President Biden has approved a Pentagon request to deploy hundreds of Special Operations forces to Somalia, reversing former President Donald Trump's 2020 decision to withdraw all 700 ground troops stationed there, The New York Times reported Monday.
Before Trump left office in January 2021, he'd ordered most American troops to exit the East African nation, with the Pentagon explaining at the time that the troops would be "repositioned … into neighboring countries in order to allow cross-border operations by both U.S. and partner forces to maintain pressure against violent extremist organizations operating in Somalia." Since then, American commanders have voiced their concerns, saying that the short-term training missions are no longer working as effectively.
In addition to Biden's plan to redeploy troops, the president also accepted the Pentagon's request to target leaders of the Somali terrorist group Al Shabab, hoping to suppress the group's overall threat. "Al Shabab remains Al Qaeda's largest, wealthiest, and most deadly affiliate, responsible for the deaths of thousands of innocents, including Americans," U.S. Army General Stephen Townsend said during a visit to Somalia in February.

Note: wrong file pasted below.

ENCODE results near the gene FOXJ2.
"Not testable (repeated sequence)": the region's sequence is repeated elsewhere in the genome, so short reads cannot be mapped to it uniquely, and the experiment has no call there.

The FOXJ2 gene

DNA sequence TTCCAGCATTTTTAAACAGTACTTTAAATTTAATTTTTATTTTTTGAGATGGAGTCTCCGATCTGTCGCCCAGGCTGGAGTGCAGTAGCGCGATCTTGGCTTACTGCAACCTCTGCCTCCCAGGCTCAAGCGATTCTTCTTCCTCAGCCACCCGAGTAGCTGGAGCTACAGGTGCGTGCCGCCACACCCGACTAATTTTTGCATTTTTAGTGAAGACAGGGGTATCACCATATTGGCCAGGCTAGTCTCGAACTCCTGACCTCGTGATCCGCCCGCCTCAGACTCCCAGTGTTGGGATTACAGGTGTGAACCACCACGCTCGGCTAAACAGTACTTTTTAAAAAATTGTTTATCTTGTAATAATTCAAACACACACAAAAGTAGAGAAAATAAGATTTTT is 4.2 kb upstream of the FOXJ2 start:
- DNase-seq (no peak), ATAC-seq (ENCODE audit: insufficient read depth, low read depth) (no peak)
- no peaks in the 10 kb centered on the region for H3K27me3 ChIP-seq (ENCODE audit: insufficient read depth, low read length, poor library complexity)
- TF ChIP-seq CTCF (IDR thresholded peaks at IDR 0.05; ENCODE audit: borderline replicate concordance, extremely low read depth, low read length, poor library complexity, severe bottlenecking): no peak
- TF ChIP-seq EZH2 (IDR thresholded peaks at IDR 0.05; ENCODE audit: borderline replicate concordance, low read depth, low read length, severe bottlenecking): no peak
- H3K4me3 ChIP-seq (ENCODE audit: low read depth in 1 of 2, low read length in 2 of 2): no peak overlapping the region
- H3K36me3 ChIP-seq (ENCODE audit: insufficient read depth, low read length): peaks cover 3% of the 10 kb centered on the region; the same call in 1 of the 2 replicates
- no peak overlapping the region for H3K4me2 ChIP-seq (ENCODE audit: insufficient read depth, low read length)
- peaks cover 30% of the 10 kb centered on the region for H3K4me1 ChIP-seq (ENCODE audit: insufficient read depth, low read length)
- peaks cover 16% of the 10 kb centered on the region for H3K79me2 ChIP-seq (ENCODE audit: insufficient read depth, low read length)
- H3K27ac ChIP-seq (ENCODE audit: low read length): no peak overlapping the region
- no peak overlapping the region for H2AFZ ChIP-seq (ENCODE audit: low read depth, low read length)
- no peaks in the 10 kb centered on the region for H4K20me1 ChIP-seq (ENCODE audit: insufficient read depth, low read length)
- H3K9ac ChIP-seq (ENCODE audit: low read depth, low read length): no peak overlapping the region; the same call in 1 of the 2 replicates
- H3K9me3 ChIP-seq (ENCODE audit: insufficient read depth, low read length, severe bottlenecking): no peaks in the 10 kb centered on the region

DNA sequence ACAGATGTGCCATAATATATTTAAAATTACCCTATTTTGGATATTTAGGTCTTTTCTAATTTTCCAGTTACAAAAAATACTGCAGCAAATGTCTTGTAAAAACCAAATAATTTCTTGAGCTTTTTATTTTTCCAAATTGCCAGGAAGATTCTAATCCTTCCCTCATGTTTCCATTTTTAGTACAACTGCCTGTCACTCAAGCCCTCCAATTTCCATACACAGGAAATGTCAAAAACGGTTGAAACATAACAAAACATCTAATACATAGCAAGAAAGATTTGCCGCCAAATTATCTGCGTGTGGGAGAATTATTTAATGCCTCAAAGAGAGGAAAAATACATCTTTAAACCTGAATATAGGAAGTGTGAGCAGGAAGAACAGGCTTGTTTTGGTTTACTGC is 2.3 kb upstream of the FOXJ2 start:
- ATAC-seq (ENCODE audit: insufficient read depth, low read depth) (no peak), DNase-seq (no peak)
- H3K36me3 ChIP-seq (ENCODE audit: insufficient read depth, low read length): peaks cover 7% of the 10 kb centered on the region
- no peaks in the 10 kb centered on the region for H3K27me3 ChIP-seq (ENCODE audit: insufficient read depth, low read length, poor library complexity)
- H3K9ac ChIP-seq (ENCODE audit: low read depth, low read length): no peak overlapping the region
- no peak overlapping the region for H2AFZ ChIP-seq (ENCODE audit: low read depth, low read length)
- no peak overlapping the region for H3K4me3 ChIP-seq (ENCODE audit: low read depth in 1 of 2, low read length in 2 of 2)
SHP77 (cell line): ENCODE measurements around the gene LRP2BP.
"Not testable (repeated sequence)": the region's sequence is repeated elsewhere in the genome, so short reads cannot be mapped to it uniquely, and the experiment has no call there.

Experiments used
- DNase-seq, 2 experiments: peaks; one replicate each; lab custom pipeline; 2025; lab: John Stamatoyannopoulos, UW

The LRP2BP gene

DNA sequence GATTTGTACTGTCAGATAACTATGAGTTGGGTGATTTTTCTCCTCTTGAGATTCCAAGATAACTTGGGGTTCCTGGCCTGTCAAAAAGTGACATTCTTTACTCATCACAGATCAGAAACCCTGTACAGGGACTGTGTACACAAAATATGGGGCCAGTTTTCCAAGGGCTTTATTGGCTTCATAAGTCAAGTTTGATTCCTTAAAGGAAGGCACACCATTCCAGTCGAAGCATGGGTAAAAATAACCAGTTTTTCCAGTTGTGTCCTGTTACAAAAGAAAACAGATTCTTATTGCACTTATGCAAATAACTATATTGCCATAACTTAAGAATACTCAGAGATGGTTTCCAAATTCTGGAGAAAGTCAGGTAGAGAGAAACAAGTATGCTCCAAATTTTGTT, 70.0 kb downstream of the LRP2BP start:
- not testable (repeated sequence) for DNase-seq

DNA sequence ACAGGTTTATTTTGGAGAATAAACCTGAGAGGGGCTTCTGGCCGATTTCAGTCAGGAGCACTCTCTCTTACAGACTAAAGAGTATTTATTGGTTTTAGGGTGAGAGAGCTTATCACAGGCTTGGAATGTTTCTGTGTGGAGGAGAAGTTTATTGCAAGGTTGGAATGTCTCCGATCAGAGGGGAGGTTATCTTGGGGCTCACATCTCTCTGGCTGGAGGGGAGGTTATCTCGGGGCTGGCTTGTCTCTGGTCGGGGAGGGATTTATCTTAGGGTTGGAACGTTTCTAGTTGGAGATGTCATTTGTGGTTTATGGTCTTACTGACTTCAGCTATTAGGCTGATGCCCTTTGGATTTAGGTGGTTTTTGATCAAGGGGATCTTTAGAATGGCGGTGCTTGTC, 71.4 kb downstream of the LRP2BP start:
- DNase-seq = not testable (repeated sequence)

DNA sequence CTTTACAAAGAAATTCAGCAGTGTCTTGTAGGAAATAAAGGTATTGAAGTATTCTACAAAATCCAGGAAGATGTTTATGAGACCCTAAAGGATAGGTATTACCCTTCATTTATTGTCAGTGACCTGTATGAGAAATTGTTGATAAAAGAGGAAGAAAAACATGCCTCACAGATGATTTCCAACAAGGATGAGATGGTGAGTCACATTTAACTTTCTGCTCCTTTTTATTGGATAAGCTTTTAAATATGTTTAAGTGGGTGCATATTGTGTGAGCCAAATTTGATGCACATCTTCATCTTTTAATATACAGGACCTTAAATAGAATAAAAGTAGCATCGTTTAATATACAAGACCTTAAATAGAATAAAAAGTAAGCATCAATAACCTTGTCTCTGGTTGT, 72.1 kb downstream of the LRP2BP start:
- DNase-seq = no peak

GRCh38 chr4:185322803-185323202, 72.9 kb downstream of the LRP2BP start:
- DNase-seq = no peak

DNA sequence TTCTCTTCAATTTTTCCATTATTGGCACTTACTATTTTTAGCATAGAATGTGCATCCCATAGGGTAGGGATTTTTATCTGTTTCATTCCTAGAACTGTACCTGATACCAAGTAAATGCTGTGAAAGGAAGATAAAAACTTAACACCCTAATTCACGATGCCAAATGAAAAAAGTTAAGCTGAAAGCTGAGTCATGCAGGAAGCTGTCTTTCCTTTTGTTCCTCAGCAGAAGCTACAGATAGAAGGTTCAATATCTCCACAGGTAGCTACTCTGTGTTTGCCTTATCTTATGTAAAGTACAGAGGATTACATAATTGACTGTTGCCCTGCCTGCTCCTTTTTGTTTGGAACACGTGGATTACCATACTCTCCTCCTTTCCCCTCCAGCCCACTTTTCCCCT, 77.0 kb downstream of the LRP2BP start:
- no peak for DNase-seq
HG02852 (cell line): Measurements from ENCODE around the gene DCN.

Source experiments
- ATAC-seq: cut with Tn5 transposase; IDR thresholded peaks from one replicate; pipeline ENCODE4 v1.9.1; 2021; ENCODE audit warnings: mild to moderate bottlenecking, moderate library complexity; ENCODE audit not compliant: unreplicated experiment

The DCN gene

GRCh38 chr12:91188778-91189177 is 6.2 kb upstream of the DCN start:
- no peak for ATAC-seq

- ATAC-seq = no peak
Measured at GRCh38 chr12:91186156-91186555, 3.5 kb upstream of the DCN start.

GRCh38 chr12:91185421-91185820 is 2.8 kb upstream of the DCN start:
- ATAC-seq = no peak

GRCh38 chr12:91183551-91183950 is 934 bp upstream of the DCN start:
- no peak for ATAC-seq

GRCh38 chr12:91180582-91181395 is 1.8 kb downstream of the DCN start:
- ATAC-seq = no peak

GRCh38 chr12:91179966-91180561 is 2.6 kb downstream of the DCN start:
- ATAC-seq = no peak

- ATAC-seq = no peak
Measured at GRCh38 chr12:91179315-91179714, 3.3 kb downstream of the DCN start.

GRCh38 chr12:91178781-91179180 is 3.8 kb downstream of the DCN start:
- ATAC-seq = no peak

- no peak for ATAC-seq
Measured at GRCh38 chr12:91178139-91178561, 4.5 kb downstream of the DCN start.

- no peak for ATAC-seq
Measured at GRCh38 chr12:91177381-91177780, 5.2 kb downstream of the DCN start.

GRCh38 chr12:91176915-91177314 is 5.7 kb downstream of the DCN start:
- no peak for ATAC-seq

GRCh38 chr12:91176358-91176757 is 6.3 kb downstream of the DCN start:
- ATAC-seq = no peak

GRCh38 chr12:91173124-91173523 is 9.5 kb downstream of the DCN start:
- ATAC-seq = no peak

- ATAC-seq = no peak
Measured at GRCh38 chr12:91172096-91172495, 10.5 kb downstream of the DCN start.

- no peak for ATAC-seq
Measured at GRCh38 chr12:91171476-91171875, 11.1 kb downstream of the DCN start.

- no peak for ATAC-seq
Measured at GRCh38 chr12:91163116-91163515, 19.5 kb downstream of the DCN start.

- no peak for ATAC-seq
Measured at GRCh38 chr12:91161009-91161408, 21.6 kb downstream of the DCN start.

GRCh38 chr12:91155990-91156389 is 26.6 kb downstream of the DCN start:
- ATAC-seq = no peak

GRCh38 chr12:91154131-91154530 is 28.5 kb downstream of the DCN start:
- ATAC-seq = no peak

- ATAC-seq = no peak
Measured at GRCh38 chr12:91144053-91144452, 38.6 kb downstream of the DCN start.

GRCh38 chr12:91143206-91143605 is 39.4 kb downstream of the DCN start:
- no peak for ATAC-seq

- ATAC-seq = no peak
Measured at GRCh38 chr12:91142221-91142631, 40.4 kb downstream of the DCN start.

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The terrorist group is estimated to have approximately 5,000 to 10,000 members, and over time, Al Shabab has expanded its territory inside Somalia. A senior Biden administration official who spoke with CNN said Al Shabab "has unfortunately only grown stronger" since Trump ordered the U.S. troop withdrawal and "we have seen, regrettably, clear evidence that Al Shabab has the intent and capability to target Americans."
National Security Council spokeswoman Adrienne Watson believes the Biden administration's move would allow "a more effective fight against Al Shabab." It is unsure how many troops will deploy exactly, but per the Times, "the figure would be capped at around 450."
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